In 1964 Fanny and Johnnie published a volume which would safely guide readers all over Europe, but safely outside the Iron Curtain. Their aim was to be extensive but not comprehensive. How could they be after all? All they could do was to impart their considerable knowledge and hope that their readers, who were sending in around ten thousand fan letters a week, would be inspired to try somewhere new. Fanny clearly asks 'Why always go to the Algarve?' as her starting point. I wonder how many of those tens of thousands of 1960s readers were even venturing abroad? How many used the guide to explore beyond the Algarve, perhaps, like myself, into Italy?
Fanny's previous writing almost put me off my upcoming trip to Italy altogether. This book lets me plan my own route, and thankfully that includes flying. Fanny still has words of warning however, for the wary tourist. She claims that 'souvenir hunting' from tourists seems to be a national sport, so it is unwise to leave any items unguarded. And if the Italians aren't stealing all that you own, they are apparently trying to steal your hard earned money. According to Fanny, the tourist is regarded as 'fair game' so it is wise to determine the price of anything you plan to buy, hire or enjoy. Another thing to worry about. Or perhaps not, as Fanny notes it is entirely different in the North, where I will be spending my time. Apparently there is a 'gay friendliness' there which means locals have a tremendous interest in the well-being of tourists, in direct contrast to the 'tourist-piracy' which persists in the 'deep south'. Well, thank goodness for that. Things are looking up.
And then Fanny gets to the food. I've never been to Italy, and am looking forward to tasting all that the nation has to offer, but Fanny has a warning for me. It's limited. Far more limited than the cuisine of her beloved France. She says its 'runs the whole gamut from A to B.' Despite the limitations, there is at least variety, but mostly the food revolves around oil and pasta. Seemingly the Italians also add goat and all manner of feathered objects, all lumped together under the name uccelletti. In my pursuit to avoid thrush, lark, blackbird, bullfinch, quail, woodcock, turtle-dove and the strangely named figpecker (although I like the sound of that one), I shall scour every menu making sure uccelletti and their numerous feathery frames do not feature.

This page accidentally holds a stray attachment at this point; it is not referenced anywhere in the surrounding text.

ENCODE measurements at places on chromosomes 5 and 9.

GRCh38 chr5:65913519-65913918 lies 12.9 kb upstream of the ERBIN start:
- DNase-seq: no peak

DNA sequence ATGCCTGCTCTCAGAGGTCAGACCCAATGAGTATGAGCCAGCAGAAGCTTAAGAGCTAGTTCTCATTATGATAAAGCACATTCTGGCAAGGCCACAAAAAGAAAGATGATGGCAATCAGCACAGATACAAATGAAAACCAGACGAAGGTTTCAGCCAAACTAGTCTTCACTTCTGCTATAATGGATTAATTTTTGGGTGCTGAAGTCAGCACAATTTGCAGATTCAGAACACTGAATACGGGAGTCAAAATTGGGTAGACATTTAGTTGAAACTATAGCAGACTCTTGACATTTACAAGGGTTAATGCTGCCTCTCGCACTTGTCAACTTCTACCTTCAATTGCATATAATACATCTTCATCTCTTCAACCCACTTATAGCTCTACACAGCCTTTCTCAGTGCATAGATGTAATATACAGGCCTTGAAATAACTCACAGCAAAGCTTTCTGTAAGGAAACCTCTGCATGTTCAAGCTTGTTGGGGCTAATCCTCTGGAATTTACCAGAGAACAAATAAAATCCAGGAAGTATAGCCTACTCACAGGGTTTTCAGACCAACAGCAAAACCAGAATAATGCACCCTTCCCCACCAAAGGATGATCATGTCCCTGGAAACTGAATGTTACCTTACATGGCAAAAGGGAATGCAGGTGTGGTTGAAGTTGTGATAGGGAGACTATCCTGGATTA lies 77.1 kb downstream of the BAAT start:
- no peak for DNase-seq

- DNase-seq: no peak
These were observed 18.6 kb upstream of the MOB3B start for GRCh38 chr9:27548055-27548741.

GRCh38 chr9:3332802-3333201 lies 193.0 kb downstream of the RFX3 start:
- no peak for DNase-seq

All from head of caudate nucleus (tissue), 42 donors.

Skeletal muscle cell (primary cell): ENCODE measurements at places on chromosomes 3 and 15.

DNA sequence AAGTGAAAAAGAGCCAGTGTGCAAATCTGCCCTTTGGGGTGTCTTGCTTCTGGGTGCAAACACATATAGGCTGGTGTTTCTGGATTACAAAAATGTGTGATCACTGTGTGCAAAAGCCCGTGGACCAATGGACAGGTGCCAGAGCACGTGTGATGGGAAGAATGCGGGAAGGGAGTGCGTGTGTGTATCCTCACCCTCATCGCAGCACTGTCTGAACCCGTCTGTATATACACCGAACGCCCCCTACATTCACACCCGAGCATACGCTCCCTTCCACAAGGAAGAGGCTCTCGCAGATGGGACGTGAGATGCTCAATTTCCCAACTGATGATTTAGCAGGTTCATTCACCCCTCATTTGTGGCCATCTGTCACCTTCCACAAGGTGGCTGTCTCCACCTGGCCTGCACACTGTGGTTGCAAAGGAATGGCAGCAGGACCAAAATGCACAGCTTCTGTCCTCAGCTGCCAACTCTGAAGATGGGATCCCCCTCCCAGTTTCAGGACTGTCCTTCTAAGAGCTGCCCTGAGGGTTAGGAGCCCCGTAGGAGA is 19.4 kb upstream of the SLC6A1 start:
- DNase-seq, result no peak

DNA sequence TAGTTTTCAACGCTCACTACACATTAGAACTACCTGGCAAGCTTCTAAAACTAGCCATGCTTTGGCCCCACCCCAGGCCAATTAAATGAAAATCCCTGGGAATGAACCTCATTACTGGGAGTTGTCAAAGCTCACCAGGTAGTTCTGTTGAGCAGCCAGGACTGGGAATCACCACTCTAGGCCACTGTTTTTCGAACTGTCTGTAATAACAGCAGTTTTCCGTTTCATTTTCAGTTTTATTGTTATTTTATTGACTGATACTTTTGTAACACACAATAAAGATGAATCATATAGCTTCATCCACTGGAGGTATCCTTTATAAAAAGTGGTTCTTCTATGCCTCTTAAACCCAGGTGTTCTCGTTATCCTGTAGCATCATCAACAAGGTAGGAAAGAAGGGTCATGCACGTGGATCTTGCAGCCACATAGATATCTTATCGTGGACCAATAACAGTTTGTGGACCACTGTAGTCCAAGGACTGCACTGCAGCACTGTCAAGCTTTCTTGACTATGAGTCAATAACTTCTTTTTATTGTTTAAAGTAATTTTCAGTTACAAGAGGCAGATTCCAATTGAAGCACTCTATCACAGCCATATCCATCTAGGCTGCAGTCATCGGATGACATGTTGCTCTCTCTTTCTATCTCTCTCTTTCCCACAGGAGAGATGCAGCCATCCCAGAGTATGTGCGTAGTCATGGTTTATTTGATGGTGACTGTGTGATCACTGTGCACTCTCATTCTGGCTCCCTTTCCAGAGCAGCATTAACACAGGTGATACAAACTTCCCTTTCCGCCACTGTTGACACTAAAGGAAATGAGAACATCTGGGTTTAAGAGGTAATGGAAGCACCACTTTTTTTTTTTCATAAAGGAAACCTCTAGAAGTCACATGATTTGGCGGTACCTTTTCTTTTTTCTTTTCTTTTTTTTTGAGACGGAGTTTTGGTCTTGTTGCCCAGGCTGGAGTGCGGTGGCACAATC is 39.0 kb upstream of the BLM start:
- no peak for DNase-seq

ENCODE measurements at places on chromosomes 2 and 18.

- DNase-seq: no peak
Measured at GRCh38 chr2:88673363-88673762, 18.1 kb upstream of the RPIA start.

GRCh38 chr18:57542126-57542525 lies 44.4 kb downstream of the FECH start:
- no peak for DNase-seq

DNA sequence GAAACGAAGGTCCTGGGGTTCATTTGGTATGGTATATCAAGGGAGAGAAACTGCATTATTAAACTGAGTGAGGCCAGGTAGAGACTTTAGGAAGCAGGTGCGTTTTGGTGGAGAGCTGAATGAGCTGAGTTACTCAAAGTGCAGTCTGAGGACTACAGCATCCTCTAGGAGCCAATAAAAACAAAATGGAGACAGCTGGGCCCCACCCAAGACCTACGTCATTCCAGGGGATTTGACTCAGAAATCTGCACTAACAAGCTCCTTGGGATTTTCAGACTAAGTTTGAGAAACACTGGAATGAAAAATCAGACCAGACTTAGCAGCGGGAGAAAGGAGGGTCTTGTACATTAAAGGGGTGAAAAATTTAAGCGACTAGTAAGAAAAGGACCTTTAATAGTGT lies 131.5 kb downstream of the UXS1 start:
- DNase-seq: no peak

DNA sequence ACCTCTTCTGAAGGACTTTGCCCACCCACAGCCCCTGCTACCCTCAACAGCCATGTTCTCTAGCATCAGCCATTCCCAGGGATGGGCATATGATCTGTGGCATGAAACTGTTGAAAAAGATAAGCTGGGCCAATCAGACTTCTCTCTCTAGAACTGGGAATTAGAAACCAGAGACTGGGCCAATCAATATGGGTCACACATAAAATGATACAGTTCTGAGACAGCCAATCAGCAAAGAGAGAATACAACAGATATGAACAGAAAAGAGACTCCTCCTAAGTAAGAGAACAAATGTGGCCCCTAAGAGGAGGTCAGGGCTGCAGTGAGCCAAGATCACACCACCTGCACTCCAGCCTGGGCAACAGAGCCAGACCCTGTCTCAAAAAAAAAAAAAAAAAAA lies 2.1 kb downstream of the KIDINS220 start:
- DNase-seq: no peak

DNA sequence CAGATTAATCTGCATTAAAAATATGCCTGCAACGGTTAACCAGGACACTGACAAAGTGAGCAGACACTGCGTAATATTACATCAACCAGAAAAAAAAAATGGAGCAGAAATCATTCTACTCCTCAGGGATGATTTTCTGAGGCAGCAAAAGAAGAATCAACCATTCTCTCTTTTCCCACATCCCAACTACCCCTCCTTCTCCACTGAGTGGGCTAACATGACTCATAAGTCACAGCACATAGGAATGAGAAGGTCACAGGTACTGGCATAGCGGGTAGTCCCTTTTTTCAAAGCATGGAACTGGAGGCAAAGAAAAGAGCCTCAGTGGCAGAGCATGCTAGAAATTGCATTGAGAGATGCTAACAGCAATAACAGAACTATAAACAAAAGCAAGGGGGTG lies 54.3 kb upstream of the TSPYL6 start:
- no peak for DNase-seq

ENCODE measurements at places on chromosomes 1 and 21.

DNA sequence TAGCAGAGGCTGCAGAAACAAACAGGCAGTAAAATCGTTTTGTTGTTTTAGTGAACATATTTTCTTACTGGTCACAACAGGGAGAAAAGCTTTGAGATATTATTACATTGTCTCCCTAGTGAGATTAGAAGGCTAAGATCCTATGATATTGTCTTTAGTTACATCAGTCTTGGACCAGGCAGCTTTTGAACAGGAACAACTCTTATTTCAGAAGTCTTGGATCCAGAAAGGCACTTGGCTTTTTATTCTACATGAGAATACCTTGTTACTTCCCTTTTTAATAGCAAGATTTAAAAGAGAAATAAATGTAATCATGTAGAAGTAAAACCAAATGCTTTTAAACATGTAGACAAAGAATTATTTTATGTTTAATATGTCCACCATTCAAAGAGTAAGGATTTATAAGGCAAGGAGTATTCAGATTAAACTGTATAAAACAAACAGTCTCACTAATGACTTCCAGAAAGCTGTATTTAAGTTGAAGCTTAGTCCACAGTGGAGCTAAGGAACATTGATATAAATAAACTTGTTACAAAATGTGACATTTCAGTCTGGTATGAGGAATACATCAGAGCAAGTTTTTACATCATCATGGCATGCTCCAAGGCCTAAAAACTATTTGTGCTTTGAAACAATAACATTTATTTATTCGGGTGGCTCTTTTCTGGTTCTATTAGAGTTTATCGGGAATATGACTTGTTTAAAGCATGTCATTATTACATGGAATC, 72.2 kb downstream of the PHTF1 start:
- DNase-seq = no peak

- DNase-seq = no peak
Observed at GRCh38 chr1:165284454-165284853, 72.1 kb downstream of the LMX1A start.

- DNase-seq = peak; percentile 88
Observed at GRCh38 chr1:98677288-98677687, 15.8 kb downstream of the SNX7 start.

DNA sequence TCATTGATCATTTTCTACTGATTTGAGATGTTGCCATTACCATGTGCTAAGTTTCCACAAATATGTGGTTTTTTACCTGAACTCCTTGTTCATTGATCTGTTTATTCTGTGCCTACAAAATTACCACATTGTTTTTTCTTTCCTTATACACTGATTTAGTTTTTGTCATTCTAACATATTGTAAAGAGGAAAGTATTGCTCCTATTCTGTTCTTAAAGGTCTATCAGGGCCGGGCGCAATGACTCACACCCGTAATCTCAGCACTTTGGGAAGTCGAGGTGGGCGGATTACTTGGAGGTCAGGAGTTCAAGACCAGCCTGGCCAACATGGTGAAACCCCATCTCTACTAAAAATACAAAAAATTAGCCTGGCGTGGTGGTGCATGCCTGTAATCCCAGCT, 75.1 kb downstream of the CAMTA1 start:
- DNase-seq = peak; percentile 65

I'm heading to Piedmont, where Fanny says I can look forward to good grazing, flourishing orchards, vineyards and rice fields. So, rather more than the limitations of A to B? Although she points out that dishes will be highly seasoned, I can expect a high incidence of garlic, cream, cream cheese and butter. Doesn't sound too bad, does it? With White Truffles on risottos, polenta, agnelotti, gnocchi, beans, golden peaches, cheese and chestnuts surely I will eat well? I'll skip the wild boar and partridge. Oh and the frogs. But otherwise all sounding good. There is even mention of cakes and chocolate.
You'd imagine that Fanny might be a fan of Italian wine at least? She does concede that they can be very interesting and pleasant, but sadly there will be no 'great ones' for me to sample. The Italians do not lavish the same care and attention on their production as the French you see. The best I will find is Vermouth in Turin, which is perfect for me, and exactly where I will be. Elsewhere in Piedmont, the best I will find is Barolo, or it's less potent and fresher cousin Barbaresco. Perfect. I'm not sure what Fanny is complaining about to be honest. She tells me I can expect to find Asti Spumante, which bears no relation to Champagne. It seems that there is simply nothing which Italy can offer which would make Fanny sparkle. Will I discover something to pop my cork? Will the Italians do it better than Fanny describes? Should I have planned a holiday in the Algarve instead? Let's see...